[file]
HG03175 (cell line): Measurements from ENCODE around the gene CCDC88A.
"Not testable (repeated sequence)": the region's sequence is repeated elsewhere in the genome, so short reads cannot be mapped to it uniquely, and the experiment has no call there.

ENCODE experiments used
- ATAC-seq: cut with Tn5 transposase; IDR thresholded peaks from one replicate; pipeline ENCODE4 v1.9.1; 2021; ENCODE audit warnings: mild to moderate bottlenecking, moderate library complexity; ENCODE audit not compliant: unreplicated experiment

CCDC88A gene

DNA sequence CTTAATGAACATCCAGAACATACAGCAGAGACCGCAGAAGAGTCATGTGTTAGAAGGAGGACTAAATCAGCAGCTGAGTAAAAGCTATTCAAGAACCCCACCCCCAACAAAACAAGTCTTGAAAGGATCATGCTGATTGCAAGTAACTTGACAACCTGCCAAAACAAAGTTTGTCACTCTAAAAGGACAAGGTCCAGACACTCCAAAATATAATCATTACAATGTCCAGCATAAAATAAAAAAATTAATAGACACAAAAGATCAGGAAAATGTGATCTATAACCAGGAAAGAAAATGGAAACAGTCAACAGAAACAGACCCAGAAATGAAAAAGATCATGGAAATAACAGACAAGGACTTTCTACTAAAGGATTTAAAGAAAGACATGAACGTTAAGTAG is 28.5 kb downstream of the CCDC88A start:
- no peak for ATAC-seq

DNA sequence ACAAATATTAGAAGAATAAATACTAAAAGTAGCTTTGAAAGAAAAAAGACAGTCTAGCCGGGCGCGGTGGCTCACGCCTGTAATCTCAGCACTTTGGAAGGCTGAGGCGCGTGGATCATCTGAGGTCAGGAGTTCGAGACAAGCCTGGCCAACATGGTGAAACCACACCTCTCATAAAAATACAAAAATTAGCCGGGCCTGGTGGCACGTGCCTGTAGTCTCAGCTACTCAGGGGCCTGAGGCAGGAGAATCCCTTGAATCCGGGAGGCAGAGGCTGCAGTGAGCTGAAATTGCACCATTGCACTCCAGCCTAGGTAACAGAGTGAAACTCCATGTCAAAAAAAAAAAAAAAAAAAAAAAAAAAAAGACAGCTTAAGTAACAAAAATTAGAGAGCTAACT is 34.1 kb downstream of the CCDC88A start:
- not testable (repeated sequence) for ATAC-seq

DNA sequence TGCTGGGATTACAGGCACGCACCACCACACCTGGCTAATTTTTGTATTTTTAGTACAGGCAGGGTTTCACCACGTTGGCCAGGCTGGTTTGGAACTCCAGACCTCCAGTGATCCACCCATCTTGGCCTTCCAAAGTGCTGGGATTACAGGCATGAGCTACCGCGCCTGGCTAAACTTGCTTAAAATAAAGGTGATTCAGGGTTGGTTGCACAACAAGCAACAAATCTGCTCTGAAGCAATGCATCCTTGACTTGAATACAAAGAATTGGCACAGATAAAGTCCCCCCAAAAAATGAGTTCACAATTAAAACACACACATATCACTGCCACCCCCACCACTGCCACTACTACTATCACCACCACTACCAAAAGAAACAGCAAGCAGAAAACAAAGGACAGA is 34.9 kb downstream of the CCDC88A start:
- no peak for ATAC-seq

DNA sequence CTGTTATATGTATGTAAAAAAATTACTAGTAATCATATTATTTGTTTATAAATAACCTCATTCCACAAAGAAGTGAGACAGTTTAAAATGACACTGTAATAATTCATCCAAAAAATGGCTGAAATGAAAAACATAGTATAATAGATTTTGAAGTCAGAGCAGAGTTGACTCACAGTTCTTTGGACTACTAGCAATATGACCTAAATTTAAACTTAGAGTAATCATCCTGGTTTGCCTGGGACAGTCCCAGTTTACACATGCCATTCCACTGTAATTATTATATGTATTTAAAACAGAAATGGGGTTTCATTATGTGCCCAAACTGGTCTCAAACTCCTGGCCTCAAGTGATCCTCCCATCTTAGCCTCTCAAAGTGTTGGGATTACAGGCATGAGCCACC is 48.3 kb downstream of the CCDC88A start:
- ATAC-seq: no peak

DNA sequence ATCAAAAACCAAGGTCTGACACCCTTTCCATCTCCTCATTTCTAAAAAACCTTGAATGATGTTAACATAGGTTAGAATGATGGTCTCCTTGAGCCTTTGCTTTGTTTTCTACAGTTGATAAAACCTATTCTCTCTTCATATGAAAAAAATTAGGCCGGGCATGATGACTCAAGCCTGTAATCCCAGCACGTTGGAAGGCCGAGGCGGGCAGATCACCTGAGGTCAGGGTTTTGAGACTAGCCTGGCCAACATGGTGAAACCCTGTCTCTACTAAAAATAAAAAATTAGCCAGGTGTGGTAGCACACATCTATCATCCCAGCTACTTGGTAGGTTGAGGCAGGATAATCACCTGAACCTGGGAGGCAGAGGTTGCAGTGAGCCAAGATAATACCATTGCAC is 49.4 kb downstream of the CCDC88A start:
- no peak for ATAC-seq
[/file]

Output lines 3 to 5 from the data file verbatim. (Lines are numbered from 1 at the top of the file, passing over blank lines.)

ENCODE experiments used
- ATAC-seq: cut with Tn5 transposase; IDR thresholded peaks from one replicate; pipeline ENCODE4 v1.9.1; 2021; ENCODE audit warnings: mild to moderate bottlenecking, moderate library complexity; ENCODE audit not compliant: unreplicated experiment

CCDC88A gene